By Rebekah Theilen
Something painfully beautiful happened the day of my wedding.
My father gave me away. In an outdoor chapel to the sound of “Come Thou Fount of Every Blessing,” I cried all the way down the hill, the grassy aisle, holding tightly to his arm through the final processional moment. When we reached the altar, his arm loosened, we hugged, kissed each other’s cheeks, and then he let me go. He released me—his firstborn child and oldest daughter--into the care of another man.
I went ready and willingly into the bridegroom’s arms. This was, after all, the man who would be my husband and (hopefully) the future father of my children. Although we’d had our share of disagreements, I was confident that after four years of growing friendship--and all those late night romantic walks--we knew each other well enough to make a smooth transition into marriage.
I had all the high hopes of a young bride in love. Yet walking away from the aisle and into married life came with far more tears and hardship than I imagined (how many times in life will we say that?). There was an aspect of leaving and cleaving--a kind of grief--I couldn’t anticipate. After the lights had gone out on our wedding night and my new husband was fast asleep, I cried again.
I missed my dad.
For the longest time there was a split allegiance in my heart. Two decades of living under the love and care of one man do not disappear with the stroke of a pen or the exchange of rings. I knew my husband was the most important man in my life. I wanted to make a home with him. But at the same time, I longed to return home to the house of my father, to the place of the familiar.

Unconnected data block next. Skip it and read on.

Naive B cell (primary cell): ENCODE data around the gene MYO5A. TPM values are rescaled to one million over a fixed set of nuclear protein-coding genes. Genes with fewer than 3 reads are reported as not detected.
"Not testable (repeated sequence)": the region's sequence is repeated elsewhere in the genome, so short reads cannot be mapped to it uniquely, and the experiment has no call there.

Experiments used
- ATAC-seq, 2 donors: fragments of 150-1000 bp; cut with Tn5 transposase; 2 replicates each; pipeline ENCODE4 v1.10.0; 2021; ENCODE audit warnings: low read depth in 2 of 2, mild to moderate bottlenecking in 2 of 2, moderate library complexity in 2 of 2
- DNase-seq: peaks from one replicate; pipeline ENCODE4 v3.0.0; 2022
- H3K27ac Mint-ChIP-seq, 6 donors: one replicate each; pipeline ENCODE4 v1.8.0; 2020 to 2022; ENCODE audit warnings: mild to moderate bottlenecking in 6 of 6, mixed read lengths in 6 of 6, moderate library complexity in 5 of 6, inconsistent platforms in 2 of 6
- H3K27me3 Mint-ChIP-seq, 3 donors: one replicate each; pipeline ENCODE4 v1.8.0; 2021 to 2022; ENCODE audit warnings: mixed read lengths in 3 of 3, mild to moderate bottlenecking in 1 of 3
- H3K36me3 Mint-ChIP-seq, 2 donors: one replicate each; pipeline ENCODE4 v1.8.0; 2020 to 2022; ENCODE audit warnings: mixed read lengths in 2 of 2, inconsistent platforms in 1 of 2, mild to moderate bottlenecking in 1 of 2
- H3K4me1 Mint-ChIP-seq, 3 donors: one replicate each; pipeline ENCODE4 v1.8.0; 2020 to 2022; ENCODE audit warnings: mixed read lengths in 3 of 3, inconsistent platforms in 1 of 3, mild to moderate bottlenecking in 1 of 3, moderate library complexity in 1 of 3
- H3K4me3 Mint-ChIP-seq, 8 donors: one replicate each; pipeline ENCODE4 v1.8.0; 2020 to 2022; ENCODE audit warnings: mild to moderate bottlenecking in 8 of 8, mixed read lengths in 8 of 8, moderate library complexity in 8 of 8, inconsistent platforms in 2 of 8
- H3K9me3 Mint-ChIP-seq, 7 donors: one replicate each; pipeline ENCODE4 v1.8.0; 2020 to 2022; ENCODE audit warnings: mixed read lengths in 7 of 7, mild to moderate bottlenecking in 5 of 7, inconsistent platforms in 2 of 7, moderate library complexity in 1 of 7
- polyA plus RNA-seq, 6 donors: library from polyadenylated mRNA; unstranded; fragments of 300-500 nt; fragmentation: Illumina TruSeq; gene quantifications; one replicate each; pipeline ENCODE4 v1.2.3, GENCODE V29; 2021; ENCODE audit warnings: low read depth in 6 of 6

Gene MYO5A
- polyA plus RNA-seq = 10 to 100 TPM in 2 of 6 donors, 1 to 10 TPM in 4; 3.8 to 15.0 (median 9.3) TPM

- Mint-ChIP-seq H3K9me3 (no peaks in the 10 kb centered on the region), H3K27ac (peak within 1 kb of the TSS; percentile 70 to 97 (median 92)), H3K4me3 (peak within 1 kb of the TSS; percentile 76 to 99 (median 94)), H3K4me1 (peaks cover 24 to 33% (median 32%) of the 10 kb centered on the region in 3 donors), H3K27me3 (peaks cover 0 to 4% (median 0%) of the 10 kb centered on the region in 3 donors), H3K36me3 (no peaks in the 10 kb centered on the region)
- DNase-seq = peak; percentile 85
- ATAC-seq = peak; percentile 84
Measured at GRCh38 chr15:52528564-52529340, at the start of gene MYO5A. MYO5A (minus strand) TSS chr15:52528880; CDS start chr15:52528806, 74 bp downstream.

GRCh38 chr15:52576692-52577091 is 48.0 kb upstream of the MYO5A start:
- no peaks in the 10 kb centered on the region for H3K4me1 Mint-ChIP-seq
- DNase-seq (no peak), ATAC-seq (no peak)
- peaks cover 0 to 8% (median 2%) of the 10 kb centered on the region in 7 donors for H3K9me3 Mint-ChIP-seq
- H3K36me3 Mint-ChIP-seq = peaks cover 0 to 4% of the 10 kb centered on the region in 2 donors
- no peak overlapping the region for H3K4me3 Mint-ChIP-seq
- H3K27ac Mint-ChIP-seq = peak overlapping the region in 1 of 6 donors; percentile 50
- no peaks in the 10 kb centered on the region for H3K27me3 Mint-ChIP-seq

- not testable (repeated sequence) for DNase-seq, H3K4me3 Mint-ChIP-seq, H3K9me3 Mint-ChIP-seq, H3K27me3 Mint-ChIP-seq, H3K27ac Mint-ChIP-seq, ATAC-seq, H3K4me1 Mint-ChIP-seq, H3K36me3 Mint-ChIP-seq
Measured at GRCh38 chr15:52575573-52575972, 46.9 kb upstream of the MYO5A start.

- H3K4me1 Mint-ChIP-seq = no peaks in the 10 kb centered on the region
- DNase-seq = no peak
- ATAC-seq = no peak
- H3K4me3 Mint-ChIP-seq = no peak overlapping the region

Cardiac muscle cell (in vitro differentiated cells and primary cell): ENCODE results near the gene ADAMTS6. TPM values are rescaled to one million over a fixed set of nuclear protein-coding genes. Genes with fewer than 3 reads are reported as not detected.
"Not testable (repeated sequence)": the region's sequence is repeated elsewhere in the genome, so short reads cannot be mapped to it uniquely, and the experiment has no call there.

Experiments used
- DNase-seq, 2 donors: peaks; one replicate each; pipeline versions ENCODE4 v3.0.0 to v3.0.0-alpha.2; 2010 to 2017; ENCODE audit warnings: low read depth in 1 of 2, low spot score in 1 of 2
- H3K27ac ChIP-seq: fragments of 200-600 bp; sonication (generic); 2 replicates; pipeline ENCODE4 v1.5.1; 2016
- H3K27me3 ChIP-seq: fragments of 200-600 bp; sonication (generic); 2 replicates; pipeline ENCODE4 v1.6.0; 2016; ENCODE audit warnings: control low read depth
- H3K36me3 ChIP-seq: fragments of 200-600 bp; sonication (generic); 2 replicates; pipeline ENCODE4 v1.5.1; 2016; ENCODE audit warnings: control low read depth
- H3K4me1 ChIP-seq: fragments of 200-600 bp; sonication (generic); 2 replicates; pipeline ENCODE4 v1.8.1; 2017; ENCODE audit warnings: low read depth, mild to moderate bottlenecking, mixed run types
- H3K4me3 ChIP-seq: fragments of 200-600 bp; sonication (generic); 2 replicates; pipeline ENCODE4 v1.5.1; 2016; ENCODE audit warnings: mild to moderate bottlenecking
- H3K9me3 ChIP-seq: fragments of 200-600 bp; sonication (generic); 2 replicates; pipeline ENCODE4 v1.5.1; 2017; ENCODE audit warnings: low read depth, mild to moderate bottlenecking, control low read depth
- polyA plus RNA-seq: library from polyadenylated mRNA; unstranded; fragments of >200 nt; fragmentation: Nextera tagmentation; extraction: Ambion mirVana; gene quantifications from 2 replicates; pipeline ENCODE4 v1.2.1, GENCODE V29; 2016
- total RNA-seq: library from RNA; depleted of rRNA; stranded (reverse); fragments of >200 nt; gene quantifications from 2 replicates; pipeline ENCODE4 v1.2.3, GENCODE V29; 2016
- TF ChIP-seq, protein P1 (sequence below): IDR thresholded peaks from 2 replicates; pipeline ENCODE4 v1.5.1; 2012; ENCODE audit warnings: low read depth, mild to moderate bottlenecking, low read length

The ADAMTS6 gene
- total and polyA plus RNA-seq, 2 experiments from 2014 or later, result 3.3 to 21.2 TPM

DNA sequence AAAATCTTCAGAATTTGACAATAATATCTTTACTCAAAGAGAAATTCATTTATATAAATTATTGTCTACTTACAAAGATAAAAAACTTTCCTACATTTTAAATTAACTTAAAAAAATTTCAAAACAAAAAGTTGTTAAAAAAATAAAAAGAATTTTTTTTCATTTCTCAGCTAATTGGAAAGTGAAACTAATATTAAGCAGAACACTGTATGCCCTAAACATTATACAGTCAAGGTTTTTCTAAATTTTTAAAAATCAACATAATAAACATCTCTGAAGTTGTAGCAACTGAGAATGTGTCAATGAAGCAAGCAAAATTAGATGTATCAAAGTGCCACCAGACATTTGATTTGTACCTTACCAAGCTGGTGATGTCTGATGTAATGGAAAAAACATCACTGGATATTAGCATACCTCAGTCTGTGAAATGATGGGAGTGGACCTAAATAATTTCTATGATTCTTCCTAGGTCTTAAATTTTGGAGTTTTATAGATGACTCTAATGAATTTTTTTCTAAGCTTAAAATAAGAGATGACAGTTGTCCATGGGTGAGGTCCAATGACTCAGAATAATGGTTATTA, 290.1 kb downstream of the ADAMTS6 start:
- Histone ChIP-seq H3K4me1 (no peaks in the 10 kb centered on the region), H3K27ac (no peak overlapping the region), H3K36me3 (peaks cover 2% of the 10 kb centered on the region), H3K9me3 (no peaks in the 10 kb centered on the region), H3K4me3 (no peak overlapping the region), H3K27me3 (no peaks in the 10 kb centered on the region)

My dad was my image of the ideal man. Not because he was perfect, but because he was all I ever knew. The “ideal” man, whoever he is, is a standard no husband can ever hope to live up to. In those early years of marriage everything my husband did or did not do was held up to the light of my father’s example. I wanted him to do and say things the way Dad always did. I wanted my husband to be someone other than who God made him to be.
As a wife, this was my first lesson in submission: I needed to yield to the learning curve of living under the care of a new and different man. A woman’s heart cannot serve two masters--a wife’s devotion is meant for one man, her husband. She seeks not her old ways, but is patient and kind, as her husband learns and leads the way in a new and better love. In this way the husband and wife are able to grow into and grow old together in their God-given roles.
May we find joy in our marriage as we submit to our Lord who grows love over decades.
Rebekah is the wife of Joshua, her husband of eleven years. With the help of the Lord they have brought forth six children. Five grow and play and learn here on this earth while one (lost due to miscarriage) lives and sings in the glory of heaven. They reside in southern Illinois where Joshua serves as pastor to the Lord's flock. Each day ushers and compels them deeper and deeper into the promise of new mercies, the hope of the resurrection, the coming King of Kings, and the blessed life of the world to come.